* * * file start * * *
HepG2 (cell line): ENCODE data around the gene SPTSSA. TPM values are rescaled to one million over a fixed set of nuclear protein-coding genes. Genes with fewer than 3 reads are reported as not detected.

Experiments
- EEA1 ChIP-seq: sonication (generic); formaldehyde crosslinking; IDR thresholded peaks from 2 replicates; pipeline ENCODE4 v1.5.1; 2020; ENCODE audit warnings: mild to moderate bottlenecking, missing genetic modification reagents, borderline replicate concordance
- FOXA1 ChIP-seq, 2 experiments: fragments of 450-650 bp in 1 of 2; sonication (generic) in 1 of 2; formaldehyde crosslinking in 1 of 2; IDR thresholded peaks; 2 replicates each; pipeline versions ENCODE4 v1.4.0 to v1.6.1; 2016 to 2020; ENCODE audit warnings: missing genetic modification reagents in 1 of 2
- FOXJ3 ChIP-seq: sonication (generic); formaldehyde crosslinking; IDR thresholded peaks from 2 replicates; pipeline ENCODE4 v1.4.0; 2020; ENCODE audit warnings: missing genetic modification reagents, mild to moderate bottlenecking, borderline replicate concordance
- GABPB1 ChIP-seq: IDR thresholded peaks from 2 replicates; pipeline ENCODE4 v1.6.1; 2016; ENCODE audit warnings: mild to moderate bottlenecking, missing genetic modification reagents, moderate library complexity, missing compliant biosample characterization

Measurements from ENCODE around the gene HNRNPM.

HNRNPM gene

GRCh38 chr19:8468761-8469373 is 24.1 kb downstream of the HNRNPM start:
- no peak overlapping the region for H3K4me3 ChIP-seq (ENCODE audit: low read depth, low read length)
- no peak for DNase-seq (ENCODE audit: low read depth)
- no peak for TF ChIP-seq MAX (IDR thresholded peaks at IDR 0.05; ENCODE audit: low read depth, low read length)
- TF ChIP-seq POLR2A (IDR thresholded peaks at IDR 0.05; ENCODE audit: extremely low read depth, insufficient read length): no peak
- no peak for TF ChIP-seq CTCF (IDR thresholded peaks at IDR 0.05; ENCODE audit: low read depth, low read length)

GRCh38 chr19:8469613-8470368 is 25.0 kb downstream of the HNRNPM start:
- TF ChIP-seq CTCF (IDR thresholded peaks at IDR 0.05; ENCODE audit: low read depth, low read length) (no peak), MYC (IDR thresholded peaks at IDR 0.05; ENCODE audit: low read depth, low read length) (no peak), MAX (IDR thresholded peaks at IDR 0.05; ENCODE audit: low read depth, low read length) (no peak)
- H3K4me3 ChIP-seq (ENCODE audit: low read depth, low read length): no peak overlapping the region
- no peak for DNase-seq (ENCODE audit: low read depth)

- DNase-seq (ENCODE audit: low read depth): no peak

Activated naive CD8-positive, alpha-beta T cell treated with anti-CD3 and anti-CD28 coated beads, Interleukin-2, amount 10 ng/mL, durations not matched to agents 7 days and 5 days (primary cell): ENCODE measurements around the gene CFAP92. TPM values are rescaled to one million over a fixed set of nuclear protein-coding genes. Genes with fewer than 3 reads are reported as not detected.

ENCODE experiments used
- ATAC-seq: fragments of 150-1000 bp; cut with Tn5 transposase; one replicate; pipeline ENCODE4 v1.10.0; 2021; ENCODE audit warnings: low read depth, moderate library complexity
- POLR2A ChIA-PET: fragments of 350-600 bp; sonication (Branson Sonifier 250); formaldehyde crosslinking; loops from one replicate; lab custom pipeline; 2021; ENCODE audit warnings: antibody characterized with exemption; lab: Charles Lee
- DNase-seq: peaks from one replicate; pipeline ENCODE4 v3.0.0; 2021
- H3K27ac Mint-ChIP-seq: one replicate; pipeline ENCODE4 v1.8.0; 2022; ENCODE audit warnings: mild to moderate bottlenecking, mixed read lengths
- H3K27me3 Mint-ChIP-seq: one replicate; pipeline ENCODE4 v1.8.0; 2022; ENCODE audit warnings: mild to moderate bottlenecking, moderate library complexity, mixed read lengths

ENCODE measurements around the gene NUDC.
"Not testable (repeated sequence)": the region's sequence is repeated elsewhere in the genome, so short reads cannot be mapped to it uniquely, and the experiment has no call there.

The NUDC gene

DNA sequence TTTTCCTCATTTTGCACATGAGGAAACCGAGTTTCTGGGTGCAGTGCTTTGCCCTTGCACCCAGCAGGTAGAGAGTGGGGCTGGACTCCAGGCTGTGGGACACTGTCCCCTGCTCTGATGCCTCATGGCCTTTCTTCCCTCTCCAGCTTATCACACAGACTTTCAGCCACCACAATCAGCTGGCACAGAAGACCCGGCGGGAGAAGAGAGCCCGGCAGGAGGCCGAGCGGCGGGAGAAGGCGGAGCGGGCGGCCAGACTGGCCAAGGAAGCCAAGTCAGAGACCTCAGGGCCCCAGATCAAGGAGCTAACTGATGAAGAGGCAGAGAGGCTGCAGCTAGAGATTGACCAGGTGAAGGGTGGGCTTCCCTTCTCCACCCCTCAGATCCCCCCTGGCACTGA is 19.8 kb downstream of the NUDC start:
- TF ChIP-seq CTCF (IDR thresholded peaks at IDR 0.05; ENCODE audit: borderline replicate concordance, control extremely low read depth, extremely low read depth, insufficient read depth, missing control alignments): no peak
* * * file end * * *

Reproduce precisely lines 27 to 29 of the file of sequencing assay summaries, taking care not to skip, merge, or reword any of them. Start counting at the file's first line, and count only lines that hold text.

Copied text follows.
ENCODE measurements around the gene NUDC.
"Not testable (repeated sequence)": the region's sequence is repeated elsewhere in the genome, so short reads cannot be mapped to it uniquely, and the experiment has no call there.

The NUDC gene